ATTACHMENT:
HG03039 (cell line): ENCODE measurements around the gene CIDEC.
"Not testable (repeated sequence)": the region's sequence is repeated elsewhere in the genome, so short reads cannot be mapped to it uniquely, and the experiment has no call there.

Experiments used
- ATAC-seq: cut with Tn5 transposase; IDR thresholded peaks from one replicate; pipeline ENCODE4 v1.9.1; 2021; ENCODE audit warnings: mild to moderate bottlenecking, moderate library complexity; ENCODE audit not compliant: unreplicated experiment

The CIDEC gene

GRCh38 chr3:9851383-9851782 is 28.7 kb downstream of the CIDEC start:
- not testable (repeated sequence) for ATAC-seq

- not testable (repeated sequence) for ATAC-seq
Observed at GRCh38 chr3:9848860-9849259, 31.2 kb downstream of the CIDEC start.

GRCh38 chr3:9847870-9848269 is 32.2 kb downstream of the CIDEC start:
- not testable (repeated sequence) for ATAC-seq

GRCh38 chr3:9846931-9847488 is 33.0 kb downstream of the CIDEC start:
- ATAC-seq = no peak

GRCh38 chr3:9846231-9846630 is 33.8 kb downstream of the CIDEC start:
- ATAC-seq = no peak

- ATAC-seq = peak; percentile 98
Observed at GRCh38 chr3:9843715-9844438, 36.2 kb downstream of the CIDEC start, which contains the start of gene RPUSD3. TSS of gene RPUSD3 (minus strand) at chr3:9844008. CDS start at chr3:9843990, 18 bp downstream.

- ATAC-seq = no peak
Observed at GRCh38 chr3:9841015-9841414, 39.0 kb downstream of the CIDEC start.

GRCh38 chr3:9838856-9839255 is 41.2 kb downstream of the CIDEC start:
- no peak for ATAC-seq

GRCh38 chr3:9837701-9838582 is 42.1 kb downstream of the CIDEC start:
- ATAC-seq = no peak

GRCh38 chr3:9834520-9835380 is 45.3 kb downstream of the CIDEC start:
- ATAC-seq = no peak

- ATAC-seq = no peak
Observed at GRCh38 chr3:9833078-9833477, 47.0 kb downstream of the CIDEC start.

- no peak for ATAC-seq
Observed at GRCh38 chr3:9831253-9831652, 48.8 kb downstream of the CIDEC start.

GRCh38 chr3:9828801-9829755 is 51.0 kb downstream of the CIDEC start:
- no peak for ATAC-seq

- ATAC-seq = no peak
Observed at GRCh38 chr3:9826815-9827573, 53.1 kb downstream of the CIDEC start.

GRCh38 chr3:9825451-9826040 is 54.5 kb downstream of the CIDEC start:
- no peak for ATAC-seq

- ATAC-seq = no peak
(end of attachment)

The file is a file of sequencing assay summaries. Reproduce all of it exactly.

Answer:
HG03039 (cell line): ENCODE measurements around the gene CIDEC.
"Not testable (repeated sequence)": the region's sequence is repeated elsewhere in the genome, so short reads cannot be mapped to it uniquely, and the experiment has no call there.

Experiments used
- ATAC-seq: cut with Tn5 transposase; IDR thresholded peaks from one replicate; pipeline ENCODE4 v1.9.1; 2021; ENCODE audit warnings: mild to moderate bottlenecking, moderate library complexity; ENCODE audit not compliant: unreplicated experiment

The CIDEC gene

GRCh38 chr3:9851383-9851782 is 28.7 kb downstream of the CIDEC start:
- not testable (repeated sequence) for ATAC-seq

- not testable (repeated sequence) for ATAC-seq
Observed at GRCh38 chr3:9848860-9849259, 31.2 kb downstream of the CIDEC start.

GRCh38 chr3:9847870-9848269 is 32.2 kb downstream of the CIDEC start:
- not testable (repeated sequence) for ATAC-seq

GRCh38 chr3:9846931-9847488 is 33.0 kb downstream of the CIDEC start:
- ATAC-seq = no peak

GRCh38 chr3:9846231-9846630 is 33.8 kb downstream of the CIDEC start:
- ATAC-seq = no peak

- ATAC-seq = peak; percentile 98
Observed at GRCh38 chr3:9843715-9844438, 36.2 kb downstream of the CIDEC start, which contains the start of gene RPUSD3. TSS of gene RPUSD3 (minus strand) at chr3:9844008. CDS start at chr3:9843990, 18 bp downstream.

- ATAC-seq = no peak
Observed at GRCh38 chr3:9841015-9841414, 39.0 kb downstream of the CIDEC start.

GRCh38 chr3:9838856-9839255 is 41.2 kb downstream of the CIDEC start:
- no peak for ATAC-seq

GRCh38 chr3:9837701-9838582 is 42.1 kb downstream of the CIDEC start:
- ATAC-seq = no peak

GRCh38 chr3:9834520-9835380 is 45.3 kb downstream of the CIDEC start:
- ATAC-seq = no peak

- ATAC-seq = no peak
Observed at GRCh38 chr3:9833078-9833477, 47.0 kb downstream of the CIDEC start.

- no peak for ATAC-seq
Observed at GRCh38 chr3:9831253-9831652, 48.8 kb downstream of the CIDEC start.

GRCh38 chr3:9828801-9829755 is 51.0 kb downstream of the CIDEC start:
- no peak for ATAC-seq

- ATAC-seq = no peak
Observed at GRCh38 chr3:9826815-9827573, 53.1 kb downstream of the CIDEC start.

GRCh38 chr3:9825451-9826040 is 54.5 kb downstream of the CIDEC start:
- no peak for ATAC-seq

- ATAC-seq = no peak